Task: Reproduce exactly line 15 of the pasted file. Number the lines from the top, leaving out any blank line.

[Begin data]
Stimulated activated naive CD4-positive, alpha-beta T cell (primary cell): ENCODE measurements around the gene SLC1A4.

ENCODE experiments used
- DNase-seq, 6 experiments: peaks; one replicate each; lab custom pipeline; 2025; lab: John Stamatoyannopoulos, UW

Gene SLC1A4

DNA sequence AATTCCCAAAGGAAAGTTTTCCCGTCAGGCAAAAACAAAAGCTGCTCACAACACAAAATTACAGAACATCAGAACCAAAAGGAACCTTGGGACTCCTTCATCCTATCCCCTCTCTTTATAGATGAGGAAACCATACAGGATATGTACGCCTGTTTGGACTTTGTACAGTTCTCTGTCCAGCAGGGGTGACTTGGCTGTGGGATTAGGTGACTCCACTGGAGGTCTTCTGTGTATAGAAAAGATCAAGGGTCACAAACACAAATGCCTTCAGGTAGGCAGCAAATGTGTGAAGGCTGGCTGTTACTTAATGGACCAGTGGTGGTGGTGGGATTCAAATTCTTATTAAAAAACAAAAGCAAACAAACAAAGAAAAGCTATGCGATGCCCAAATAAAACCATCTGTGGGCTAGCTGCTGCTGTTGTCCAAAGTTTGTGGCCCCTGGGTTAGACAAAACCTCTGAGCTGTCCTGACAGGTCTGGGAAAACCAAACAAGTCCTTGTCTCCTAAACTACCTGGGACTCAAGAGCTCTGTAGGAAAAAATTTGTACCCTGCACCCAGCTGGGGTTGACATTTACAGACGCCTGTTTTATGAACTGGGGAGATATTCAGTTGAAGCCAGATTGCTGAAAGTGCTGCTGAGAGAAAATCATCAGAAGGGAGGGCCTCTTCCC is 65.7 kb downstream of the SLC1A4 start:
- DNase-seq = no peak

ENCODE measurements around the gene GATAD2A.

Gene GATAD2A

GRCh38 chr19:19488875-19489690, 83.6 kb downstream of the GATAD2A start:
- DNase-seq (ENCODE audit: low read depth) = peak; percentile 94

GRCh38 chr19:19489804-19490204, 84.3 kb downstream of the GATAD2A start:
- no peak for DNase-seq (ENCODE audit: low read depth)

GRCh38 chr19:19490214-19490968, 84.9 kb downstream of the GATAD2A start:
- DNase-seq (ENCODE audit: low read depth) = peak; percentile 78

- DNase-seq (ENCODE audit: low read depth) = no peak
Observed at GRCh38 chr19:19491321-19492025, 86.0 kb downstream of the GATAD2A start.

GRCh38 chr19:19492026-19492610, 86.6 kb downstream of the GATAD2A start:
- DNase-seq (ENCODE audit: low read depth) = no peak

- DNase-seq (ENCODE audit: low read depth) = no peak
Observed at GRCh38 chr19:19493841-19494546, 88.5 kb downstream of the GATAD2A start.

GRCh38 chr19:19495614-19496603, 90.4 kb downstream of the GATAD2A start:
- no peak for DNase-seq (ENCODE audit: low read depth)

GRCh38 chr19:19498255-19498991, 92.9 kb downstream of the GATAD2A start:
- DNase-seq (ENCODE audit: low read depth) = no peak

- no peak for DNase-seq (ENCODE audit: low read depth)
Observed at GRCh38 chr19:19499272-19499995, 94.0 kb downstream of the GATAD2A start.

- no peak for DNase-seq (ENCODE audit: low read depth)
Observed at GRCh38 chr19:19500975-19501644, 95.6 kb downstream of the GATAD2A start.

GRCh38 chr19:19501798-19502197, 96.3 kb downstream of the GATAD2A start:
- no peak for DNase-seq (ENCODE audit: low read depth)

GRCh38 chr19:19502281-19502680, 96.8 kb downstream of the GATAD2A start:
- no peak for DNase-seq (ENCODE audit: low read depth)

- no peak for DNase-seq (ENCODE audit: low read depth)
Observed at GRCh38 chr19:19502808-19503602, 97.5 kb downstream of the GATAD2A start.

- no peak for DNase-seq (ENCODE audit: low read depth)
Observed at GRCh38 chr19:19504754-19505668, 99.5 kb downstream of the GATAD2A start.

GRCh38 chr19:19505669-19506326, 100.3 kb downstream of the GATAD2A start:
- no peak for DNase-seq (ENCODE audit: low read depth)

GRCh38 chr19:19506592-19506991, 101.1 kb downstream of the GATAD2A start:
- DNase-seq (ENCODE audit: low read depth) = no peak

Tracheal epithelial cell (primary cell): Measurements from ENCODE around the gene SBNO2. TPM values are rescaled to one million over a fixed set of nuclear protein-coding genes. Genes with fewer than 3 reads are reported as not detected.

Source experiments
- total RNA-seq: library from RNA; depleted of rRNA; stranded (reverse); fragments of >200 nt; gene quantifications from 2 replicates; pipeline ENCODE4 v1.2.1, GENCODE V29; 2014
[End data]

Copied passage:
- DNase-seq (ENCODE audit: low read depth) = no peak